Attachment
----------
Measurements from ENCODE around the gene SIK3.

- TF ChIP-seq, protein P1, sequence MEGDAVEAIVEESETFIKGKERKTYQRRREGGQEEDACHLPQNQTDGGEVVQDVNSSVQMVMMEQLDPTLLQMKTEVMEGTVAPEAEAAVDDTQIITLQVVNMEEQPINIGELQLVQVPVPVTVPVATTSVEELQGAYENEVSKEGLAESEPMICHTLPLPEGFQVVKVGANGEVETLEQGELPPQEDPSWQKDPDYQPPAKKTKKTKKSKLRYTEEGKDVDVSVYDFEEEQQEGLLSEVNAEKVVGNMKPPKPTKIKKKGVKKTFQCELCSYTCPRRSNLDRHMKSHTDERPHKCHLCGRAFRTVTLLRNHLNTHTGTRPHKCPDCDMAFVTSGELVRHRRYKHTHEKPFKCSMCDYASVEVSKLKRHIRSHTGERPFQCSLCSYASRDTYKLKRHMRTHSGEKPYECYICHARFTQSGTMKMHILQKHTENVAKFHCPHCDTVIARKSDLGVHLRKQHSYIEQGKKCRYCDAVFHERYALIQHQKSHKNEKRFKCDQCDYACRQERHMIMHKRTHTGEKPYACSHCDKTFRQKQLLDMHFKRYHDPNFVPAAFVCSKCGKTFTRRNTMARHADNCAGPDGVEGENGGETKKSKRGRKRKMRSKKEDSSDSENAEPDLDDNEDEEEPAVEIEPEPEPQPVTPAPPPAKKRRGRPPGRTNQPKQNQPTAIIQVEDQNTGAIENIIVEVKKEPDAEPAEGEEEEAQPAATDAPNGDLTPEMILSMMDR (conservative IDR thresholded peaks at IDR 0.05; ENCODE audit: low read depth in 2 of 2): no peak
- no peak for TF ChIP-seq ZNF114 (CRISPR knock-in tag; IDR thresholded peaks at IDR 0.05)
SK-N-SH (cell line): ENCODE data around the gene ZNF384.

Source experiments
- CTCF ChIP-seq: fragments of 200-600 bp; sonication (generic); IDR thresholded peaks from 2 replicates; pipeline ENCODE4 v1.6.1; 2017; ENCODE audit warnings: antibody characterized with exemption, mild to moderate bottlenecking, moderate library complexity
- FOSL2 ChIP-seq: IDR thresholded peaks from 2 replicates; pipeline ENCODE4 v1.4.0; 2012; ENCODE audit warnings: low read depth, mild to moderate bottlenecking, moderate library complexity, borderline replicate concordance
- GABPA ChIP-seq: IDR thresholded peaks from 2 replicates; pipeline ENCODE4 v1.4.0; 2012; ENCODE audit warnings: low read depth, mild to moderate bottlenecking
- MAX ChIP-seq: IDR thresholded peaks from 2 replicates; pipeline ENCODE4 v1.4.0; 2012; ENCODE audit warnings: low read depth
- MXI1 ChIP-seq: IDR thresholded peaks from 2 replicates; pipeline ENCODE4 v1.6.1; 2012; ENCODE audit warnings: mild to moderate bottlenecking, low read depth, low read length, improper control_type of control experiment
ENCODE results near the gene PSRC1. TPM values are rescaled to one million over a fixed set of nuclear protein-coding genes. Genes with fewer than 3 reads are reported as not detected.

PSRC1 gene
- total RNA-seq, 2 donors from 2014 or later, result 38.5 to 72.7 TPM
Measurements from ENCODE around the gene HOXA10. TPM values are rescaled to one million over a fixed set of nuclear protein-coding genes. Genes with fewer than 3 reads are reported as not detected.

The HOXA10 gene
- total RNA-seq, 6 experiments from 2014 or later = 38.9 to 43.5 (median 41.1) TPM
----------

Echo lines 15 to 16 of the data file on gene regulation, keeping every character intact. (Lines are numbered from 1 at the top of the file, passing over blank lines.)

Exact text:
The HOXA10 gene
- total RNA-seq, 6 experiments from 2014 or later = 38.9 to 43.5 (median 41.1) TPM